UK-Argentina: Tools to tackle AMR in the Environment
This is a bilateral partnership between the UK and Argentinian governments. It supports researchers to tackle AMR in agriculture and the impact on the environment.
Through GAMRIF, the UK government has provided £5 million over 3 years, with resource-matched contributions from the National Scientific and Technical Research Council (CONICET) in Argentina.
The competition is delivered by the Biotechnology and Biological Sciences Research Council (BBSRC) and the Natural Environment Research Council (NERC) in the UK (on behalf of GAMRIF) and by CONICET in Argentina.
This partnership aims to develop tools and solutions to tackle the development and spread of drug-resistant bacteria in the environment, which pose a significant threat to human health.
Accelerating Antibacterial Innovation with CARB-X
This partnership is an investment by the UK government into the multi-donor Combating Antibiotic Resistant Bacteria Biopharmaceutical Accelerator (CARB-X) to tackle AMR in humans.
Through GAMRIF, the UK government has invested £20 million over 3 years in CARB-X.
The programme supports innovative early-stage product research and development of new vaccines and alternatives to antibiotics that can be used to prevent and treat drug-resistant bacterial infections in humans specifically for the benefit of people in LMICs.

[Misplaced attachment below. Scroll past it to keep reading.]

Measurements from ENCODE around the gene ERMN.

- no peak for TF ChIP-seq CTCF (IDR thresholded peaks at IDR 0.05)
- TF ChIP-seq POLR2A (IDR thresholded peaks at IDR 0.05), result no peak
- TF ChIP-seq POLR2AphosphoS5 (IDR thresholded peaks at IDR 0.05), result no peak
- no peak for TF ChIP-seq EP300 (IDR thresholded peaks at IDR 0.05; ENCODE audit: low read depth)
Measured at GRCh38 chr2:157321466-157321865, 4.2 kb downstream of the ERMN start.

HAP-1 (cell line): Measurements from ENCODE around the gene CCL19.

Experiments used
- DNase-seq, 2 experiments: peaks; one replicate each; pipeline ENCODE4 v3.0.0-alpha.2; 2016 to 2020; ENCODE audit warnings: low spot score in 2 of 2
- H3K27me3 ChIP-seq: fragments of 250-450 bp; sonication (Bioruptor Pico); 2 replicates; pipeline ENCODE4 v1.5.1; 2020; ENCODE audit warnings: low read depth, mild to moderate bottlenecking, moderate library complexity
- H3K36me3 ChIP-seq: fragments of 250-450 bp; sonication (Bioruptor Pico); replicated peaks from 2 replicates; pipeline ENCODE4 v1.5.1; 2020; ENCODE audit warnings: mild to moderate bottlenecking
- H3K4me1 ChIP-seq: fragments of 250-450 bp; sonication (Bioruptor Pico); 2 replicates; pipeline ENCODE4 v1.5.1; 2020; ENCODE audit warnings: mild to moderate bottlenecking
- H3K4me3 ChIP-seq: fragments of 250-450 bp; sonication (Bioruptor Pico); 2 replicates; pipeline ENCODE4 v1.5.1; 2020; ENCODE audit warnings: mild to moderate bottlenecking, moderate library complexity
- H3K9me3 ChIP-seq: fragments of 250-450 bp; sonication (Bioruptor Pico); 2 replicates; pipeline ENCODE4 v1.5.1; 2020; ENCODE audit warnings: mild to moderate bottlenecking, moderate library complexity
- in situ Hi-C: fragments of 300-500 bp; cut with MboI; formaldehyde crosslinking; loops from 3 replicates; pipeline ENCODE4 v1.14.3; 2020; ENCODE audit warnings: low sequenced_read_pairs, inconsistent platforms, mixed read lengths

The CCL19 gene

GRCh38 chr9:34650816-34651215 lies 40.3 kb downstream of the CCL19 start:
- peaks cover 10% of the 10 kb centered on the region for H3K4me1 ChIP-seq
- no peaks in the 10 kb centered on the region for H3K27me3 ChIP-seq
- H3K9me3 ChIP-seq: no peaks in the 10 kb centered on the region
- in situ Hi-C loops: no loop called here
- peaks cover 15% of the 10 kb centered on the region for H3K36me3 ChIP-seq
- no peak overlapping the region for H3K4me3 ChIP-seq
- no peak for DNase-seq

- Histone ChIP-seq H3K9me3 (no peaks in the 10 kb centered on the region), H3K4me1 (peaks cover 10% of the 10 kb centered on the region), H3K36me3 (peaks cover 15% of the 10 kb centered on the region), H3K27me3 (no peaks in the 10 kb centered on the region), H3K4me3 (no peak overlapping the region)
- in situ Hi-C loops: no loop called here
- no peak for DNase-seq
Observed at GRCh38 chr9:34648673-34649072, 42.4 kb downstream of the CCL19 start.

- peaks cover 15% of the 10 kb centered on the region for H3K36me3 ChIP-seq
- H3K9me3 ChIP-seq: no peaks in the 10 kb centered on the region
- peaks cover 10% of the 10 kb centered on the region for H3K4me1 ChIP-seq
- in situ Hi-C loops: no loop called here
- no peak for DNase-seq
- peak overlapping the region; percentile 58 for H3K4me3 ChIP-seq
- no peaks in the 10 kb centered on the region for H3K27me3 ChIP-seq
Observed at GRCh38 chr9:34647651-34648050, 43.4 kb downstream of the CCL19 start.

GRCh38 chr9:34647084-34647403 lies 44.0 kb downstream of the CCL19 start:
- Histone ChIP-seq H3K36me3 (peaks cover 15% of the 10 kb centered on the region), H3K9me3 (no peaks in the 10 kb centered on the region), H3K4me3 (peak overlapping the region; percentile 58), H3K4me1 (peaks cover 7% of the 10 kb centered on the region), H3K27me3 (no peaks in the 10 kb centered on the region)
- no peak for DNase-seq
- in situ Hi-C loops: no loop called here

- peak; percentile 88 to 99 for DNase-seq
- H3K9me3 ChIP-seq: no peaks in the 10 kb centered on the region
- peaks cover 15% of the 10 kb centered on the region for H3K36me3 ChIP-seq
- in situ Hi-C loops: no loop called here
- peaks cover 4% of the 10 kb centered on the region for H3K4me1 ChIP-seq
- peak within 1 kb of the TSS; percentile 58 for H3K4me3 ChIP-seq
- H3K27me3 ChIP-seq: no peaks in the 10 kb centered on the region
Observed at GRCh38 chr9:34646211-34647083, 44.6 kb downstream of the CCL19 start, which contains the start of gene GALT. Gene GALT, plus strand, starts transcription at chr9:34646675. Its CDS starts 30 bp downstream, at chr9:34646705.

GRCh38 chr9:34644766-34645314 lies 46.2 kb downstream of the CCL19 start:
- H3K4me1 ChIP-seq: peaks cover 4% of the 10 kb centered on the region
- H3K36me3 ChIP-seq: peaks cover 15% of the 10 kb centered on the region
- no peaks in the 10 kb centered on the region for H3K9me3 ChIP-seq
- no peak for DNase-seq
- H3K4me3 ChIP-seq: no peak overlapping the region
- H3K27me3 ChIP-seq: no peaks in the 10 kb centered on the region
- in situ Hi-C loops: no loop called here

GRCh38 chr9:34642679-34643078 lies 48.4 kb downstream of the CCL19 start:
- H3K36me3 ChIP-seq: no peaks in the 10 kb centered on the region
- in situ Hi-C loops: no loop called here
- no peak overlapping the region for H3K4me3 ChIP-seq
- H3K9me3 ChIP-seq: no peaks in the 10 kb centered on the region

InnoVet-AMR: Innovative Veterinary Solutions for AMR with IDRC
Innovative Veterinary Solutions for AMR (InnoVet-AMR) is a partnership between the UK government and Canada’s International Development Research Centre (IDRC) to reduce the emerging risk to global health and food security posed by AMR in food-producing animals.
Through GAMRIF, the UK government has invested £10 million over 4 years, with CA$10 million co-funding provided by IDRC.
This investment will support research around the world to develop new vaccines and alternative innovations to antibiotics to fight AMR in livestock and aquaculture production in LMICs.
Vaccine Innovation with BactiVac
This is a partnership between the UK government and the Bacterial Vaccinology Network (BactiVac) at the University of Birmingham to support the development of vaccines for AMR in humans and animals.
Through GAMRIF, the UK government has invested up to £1 million over one year into BactiVac.
This investment supports global research and development partnerships to drive the development and uptake of vaccines for AMR for the benefit of people in LMICs.
Innovation in AMR Diagnostic Tools with FIND
Through GAMRIF, the UK government has partnered with the Foundation for Innovative New Diagnostics (FIND), a non-profit product development partnership.
GAMRIF has invested £10 million over 3 years in 2 projects with FIND.
The first project aims to develop technological methods to connect data from patient testing and health provider consultations to larger data systems, such as national and international AMR surveillance programmes.
The second project aims to develop and use new diagnostic technologies to diagnose drug-resistant gonorrhoea.
New Antibiotic Treatment for Drug-Resistant Gonorrhoea with GARDP
This is a partnership with the Global Antibiotic Research and Development Partnership (GARDP), a non-profit product development partnership.
Through GAMRIF, the UK government has invested £4.5 million over 4 years in GARDP.
This funding aims to develop a new antibiotic for drug-resistant gonorrhoea. This is a major public health priority as gonorrhoea is increasingly resistant to the majority of antibiotics.